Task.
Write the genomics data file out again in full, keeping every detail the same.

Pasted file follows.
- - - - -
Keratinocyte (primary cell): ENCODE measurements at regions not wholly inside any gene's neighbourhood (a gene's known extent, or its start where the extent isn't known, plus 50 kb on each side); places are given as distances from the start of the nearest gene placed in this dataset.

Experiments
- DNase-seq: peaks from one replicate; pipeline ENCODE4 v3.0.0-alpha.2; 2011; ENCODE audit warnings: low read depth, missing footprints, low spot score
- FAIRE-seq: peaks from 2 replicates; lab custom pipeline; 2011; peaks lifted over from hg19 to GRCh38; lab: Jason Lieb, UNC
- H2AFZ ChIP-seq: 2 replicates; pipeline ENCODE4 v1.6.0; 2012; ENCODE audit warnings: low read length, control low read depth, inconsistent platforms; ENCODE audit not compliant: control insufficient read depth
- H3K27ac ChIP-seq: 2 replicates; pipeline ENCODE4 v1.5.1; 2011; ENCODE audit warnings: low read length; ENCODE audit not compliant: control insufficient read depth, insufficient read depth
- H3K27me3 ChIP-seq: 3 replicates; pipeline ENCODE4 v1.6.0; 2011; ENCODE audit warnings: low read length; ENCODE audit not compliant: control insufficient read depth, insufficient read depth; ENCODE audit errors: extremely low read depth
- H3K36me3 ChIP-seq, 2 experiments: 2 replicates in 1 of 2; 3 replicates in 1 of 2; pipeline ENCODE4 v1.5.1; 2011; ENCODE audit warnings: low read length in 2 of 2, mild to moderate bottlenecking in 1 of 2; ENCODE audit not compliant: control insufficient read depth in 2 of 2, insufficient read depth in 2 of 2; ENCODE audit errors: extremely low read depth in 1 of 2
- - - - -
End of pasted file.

Keratinocyte (primary cell): ENCODE measurements at regions not wholly inside any gene's neighbourhood (a gene's known extent, or its start where the extent isn't known, plus 50 kb on each side); places are given as distances from the start of the nearest gene placed in this dataset.

Experiments
- DNase-seq: peaks from one replicate; pipeline ENCODE4 v3.0.0-alpha.2; 2011; ENCODE audit warnings: low read depth, missing footprints, low spot score
- FAIRE-seq: peaks from 2 replicates; lab custom pipeline; 2011; peaks lifted over from hg19 to GRCh38; lab: Jason Lieb, UNC
- H2AFZ ChIP-seq: 2 replicates; pipeline ENCODE4 v1.6.0; 2012; ENCODE audit warnings: low read length, control low read depth, inconsistent platforms; ENCODE audit not compliant: control insufficient read depth
- H3K27ac ChIP-seq: 2 replicates; pipeline ENCODE4 v1.5.1; 2011; ENCODE audit warnings: low read length; ENCODE audit not compliant: control insufficient read depth, insufficient read depth
- H3K27me3 ChIP-seq: 3 replicates; pipeline ENCODE4 v1.6.0; 2011; ENCODE audit warnings: low read length; ENCODE audit not compliant: control insufficient read depth, insufficient read depth; ENCODE audit errors: extremely low read depth
- H3K36me3 ChIP-seq, 2 experiments: 2 replicates in 1 of 2; 3 replicates in 1 of 2; pipeline ENCODE4 v1.5.1; 2011; ENCODE audit warnings: low read length in 2 of 2, mild to moderate bottlenecking in 1 of 2; ENCODE audit not compliant: control insufficient read depth in 2 of 2, insufficient read depth in 2 of 2; ENCODE audit errors: extremely low read depth in 1 of 2